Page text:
// OR
    // this is a homepage of blogs ID #2 or #3
    // SO DON'T INDEX THIS PAGE!
    echo( 'no' );
}
?>index,follow" />


I hope this works as I believe it does. ;)

Arrgg! This code not makes indexed also main blog's homepage: this code only makes indexed singles post...
Sorry!

Aug 24, 2005 12:13

<meta name="robots" content="<?php 
$IsSinglePost = ( $disp == 'single' ); 
$IsHomePage = ( $disp=='posts' && ( $paged>1 || $cat!='' || $m!=0 || ( is_array( $catsel ) && count( $catsel )>0 ) || $w>=0 || $s!='' ) ); 
if( !$IsSinglePost || ( $IsHomePage && ( blog == 2 || blog == 3 ) ) ) 
{ 
    // This is NOT a single post page 
    // OR 
    // this is a homepage of blogs ID #2 or #3 
    // SO DON'T INDEX THIS PAGE! 
    echo( 'no' ); 
} 
?>index,follow" />

At line 4 of this code:

if( !$IsSinglePost || ( $IsHomePage && ( $blog == 2 || $blog == 3 ) ) )

I found those bugs but also even I corrected it the code doesn't work!
Arggg!

Aug 24, 2005 12:35

Here's an alternative way to crack that nut as long as you don't allow skin switching. Copy your skin as many times as you have different blogs, like skin1 and skin2 and so on. In the back office make each blog use the skin with it's blog number. Now you can set each blog's robots meta tag as you see fit by editing _main in the appropriate skin.

Aug 24, 2005 13:53

Here's an alternative way to crack that nut as long as you don't allow skin switching

:( In Italy we call it pastrocchio!

Aug 28, 2005 05:24

You can also do a switch on $blog to select different variations of the (rather long) conditional statement.

<?php switch( $blog ) {
	case '1':
		**conditions for blog 1 indexing**;
		break;
	case '2':
		**conditions for blog 2 indexing**;
		break;
	} ?>


And so on.

Aug 28, 2005 11:16

EdB, your are a genius!
Why did not I think to switch before?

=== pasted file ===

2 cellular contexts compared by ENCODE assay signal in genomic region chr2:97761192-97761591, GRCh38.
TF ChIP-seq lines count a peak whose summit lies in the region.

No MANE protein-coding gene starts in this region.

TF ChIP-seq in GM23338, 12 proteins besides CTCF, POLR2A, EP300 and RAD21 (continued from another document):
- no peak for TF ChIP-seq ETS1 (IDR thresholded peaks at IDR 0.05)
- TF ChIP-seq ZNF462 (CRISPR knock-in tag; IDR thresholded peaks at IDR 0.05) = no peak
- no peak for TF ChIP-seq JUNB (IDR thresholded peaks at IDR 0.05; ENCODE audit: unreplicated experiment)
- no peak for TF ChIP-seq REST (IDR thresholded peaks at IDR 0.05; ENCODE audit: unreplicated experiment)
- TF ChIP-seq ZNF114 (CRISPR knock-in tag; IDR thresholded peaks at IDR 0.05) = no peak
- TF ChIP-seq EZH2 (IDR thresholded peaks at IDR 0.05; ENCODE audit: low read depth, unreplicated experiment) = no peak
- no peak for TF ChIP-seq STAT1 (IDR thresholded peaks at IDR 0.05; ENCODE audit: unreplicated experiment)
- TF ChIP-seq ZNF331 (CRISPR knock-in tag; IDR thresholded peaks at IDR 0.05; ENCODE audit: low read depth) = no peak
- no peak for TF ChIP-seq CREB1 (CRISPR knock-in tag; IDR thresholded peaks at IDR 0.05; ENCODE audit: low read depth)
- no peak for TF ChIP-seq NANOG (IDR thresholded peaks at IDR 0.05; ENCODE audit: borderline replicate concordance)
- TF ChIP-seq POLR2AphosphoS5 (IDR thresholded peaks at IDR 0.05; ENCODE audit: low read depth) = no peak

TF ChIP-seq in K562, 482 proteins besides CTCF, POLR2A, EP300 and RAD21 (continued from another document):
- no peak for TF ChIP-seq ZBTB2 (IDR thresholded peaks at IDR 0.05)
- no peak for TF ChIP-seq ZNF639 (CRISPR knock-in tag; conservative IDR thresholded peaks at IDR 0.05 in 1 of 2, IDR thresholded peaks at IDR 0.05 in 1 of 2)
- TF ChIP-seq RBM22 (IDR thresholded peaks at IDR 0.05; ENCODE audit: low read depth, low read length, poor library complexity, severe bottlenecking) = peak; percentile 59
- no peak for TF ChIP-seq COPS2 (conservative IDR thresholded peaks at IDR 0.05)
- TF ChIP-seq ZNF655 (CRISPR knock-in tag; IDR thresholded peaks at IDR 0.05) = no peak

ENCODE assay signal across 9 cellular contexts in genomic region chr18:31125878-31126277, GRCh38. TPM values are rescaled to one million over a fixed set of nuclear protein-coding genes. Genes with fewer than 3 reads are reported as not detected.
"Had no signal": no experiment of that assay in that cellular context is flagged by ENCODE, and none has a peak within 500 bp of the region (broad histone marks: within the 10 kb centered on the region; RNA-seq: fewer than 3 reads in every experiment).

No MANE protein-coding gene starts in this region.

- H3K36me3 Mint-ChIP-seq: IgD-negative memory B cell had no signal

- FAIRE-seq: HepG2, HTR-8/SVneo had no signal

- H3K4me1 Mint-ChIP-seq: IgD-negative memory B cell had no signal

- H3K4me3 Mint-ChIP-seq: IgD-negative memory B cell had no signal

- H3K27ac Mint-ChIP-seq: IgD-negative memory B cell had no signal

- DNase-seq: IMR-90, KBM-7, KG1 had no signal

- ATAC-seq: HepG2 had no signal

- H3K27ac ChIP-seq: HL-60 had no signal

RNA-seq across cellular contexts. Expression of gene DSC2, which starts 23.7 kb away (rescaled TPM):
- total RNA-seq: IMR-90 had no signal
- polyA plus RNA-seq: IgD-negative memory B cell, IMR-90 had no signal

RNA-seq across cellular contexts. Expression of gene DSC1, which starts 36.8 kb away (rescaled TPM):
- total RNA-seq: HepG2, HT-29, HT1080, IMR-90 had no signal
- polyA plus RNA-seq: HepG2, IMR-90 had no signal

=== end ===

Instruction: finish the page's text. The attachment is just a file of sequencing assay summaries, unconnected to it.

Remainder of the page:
It works very well!

Nov 19, 2005 23:06

kwa wrote:

To sum up, if you want to index your blog's homepage and each post's parmalink page, add the following code to your skin, between the <head> and </head> (X)HTML tags (if a previous <meta name="robots" ...> already appears in your skin, replace it by the following one):

<meta name="robots" content="<?php if( ( $disp!='posts' && $disp!='single' ) || ( $disp=='posts' && ( $paged>1 || $cat!='' || $m!=0 || ( is_array( $catsel ) && count( $catsel )>0 ) || $w>=0 || $s!='' ) ) ) echo( 'no' ); ?>index,follow"/>

When you say add this between the head tags, do you mean in the mainpage.php of the theme I am using?

Thanks )

Nov 20, 2005 02:28

It would go in the head area of your _main.php for the skin(s) you're using. You probably already have a few meta tags in the head area. Just drop that code among the other ones.

jj.

Nov 20, 2005 19:20

Thanks... it has taken me nearly a year on and off, but I'm finally getting the hang of this.

----------------------

Quick question.

When I view my page source I don't see this code... is that natural? And yes, the code is there when I view it in my text editor.

:?:

Nov 20, 2005 20:14

The code you see a couple posts above is a small piece of php code (as is most of the code you'll see in posts around this forum. When a browser requests the larger php code (your _main.php file, for example) it takes all the php code, parses it, and for the most part, generates html.

If you look at the piece a couple posts above, you'll see it begins with

<meta name="robots" content=

In your page source, after the page loads, look for a meta tag that begins with that section, as that is html code. If that appears in your html source after the page has loaded, then that little piece of php is doing its job ans has parsed correctly, rendering html code as its output.

jj.

Nov 21, 2005 01:27

kwa wrote: